To improve accessibility, an additional roadway is built to provide access for service vehicles.
November 1979 Welcomeship management writes a letter to Mayor Dusty Miller making recommendations for better accessibility. In response, a through road and parking spaces are built on the main pier.
1980 A report is released outlining priorities: Launch ramps, Pier 1, Pier 2, Pier 3, CN Building, and Visual Arts Building.
Corresponding contracts are awarded to LeBrun, Thunder Bay Harbour Improvements, and Public Works Canada. 
January 1980 The third Ad Hoc Marina Operations Committee meeting is held. The decision to close the piers to the public for security reasons is made.
February 1980 The Ad Hoc Marina Operations Committee meets for a fourth time and decides to form a non-profit municipal organization, Marina Advisory Committee.
March 1980 Ad Hoc Marina Operations Committee Meeting six is held and security fencing, traffic, concessions, and dock maintenance are discussed.
May 1980 Thunder Bay Police starts the teen patrol program to help control vandalism at the Marina.
August 1980 Sailors discuss the possibility of using the new portion of the CN Station for a marina service building, while IKOY architects use the old section for a restaurant.
September 1980 By-law 307-1980 is passed to install breakwaters at the Marina, in order to protect the harbour from the full impact of waves.
Canada Summer Games Society donates $263,500 for the development of: CN Station renovations, a floating dock on Pier 1 and a small launch ramp, relocation of existing docks, a jib crane and foundation, and a laser dock.
January 1981 A statement is released showing that to this date, under the Parks Assistance Act, the Province had donated $50,000 to the Marina. The City responds that it will match the donation.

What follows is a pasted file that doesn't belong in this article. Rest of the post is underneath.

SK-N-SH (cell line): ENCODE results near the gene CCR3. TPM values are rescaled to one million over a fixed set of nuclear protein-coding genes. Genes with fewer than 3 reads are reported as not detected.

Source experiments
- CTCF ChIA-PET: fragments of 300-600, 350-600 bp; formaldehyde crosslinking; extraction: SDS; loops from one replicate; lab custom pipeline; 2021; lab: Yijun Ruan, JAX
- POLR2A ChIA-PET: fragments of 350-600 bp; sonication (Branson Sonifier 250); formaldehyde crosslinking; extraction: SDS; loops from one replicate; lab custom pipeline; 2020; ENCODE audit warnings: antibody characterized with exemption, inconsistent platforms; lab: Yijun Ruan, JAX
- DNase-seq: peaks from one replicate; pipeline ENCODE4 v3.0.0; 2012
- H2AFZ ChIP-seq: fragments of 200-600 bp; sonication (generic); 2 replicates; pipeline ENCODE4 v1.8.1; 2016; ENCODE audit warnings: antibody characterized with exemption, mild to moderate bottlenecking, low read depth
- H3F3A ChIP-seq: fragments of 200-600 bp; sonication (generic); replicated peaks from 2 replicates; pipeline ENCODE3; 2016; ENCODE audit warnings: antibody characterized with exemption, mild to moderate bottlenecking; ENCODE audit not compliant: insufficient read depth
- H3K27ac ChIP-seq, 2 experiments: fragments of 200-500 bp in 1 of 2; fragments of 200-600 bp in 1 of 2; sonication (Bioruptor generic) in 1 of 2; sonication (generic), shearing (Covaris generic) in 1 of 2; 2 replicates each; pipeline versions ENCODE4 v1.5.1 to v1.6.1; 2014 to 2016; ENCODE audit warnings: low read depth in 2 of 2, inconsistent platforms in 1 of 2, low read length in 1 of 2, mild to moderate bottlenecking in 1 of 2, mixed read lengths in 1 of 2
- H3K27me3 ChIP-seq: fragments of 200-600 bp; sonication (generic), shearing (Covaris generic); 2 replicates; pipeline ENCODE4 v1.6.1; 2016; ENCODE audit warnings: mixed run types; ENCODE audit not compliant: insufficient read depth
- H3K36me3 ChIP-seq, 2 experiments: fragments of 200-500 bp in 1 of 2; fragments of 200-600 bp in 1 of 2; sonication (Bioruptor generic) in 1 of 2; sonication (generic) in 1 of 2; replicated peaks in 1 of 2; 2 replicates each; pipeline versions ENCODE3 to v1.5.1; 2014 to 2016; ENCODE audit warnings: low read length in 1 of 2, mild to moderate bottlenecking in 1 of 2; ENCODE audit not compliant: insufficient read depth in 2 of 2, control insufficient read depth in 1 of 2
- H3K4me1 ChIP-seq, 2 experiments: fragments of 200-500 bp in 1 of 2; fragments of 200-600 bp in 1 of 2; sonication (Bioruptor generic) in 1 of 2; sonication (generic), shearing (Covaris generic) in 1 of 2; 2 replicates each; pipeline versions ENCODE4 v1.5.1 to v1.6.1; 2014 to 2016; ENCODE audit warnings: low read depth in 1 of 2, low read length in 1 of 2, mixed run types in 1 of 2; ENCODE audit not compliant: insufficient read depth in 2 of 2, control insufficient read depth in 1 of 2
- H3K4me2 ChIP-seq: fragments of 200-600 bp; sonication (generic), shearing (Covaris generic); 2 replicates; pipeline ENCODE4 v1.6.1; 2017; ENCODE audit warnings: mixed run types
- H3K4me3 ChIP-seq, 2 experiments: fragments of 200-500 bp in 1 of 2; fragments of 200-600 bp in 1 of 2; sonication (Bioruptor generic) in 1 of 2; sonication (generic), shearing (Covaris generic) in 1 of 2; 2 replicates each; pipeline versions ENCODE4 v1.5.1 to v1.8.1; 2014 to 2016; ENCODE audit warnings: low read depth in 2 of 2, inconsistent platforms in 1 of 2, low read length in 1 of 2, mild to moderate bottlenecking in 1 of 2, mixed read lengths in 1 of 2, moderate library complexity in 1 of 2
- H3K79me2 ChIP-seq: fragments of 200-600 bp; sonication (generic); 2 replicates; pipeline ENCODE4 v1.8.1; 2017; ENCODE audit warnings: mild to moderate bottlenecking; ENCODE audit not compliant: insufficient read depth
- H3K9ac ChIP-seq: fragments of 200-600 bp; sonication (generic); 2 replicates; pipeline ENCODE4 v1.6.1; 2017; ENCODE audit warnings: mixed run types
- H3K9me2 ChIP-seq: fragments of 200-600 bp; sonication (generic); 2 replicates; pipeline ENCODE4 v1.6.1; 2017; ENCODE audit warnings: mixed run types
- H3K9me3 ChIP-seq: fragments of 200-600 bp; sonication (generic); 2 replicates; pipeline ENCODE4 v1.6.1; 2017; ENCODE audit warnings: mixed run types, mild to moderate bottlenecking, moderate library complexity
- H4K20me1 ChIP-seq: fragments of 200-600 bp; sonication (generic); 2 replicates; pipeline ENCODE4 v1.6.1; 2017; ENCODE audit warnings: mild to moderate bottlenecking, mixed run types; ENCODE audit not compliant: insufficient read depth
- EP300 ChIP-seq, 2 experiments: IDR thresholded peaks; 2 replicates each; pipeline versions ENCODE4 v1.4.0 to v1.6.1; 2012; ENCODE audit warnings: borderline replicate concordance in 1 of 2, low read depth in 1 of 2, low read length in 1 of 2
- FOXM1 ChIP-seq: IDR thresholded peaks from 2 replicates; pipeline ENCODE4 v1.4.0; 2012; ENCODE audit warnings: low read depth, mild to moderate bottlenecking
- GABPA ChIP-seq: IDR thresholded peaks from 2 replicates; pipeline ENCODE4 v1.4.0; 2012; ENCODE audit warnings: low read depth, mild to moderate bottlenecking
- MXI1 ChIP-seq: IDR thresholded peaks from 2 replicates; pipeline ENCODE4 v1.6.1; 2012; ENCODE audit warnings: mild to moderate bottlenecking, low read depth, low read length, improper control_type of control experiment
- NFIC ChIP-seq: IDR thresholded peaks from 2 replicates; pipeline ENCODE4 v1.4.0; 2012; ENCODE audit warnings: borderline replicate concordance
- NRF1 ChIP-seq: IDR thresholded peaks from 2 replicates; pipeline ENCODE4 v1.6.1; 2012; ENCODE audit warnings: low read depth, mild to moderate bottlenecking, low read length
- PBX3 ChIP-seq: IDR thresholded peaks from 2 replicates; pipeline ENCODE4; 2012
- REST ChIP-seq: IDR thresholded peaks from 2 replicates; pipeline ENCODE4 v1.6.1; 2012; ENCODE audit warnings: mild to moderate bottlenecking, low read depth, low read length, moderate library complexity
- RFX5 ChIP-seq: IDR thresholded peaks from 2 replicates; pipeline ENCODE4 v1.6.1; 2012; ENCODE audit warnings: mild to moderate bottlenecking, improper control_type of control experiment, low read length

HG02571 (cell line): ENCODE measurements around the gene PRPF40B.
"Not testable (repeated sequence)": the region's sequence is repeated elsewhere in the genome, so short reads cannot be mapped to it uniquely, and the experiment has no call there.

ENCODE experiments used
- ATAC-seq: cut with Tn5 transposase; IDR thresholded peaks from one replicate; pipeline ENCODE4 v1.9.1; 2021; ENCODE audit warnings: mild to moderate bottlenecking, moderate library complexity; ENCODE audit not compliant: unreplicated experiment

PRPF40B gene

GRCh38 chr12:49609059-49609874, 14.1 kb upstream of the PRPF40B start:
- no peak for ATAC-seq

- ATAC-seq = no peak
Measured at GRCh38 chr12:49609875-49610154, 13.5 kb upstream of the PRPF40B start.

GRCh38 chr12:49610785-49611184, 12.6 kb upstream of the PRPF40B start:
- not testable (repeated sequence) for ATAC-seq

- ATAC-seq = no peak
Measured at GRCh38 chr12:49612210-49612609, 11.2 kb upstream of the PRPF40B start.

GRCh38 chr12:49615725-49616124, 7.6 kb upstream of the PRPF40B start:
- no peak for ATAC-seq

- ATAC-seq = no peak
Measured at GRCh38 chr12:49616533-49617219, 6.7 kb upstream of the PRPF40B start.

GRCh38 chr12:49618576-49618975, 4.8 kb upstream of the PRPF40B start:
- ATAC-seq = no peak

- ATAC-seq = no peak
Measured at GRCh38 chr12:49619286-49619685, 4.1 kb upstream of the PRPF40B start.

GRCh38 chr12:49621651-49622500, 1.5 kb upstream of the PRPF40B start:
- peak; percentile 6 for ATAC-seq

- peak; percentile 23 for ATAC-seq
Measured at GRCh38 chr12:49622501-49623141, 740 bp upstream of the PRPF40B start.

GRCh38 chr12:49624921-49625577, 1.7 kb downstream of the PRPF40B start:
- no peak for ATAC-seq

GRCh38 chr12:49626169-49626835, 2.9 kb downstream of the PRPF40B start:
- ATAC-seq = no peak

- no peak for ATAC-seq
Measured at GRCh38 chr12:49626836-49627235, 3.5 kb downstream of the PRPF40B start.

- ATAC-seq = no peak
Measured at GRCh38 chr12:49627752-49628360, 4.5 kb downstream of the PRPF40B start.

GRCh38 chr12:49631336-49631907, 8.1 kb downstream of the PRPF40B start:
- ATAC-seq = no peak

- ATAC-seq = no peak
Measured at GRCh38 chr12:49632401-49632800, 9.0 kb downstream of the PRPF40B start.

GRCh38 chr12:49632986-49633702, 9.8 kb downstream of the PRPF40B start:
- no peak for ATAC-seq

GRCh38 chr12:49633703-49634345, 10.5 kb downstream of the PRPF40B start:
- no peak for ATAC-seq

April 1981 The Marina Advisory Committee meets for the first time. The Committee provides input and serves as a communication link between the Parks and Recreation Department and interest groups to assure the effective operation of the Marina.
A detailed status report on development of the Marina is released.
May 1981  

Council resolves that the CN Building is to become a transportation museum.

July 1981 The Marina Service Building is completed. The construction is carried out by A.J. Wing and Sons Construction, as envisioned by Fraser and Browne Architects.
August 1981 The Canada Summer Games take place in Thunder Bay.
September 1981 Projects and priorities for the development of the Park for 1982 are laid out as: Completion of work on Pier 2 and 3, interconnecting pathways at Pedestrian Bridge, construction of large berths, and vehicular access to Pier 3. A typed document on white paper with black lettering
The Waterfront Park wins a Citation Award in the 1980 Ontario Association of Landscape Architects Professional Awards Competition.
July 1982 City Council resolves that the Parks and Recreation Department must establish a concession at the Marina in the area of the present service centre.
March 1983 City Council discusses the condition of the Marina road. Council agrees that a study of the Marina road issue would be beneficial to the Marina’s development.
July 1983 The Marina Park Survey is conducted. More than 965 people participate. The front page of a green pamphlet with drawings on the front
October 1988 City Council ratifies Report No. 524/88 and directs the Parks and Recreation Department to undertake a feasibility study to determine the potential for recreational development in the South Waterfront area.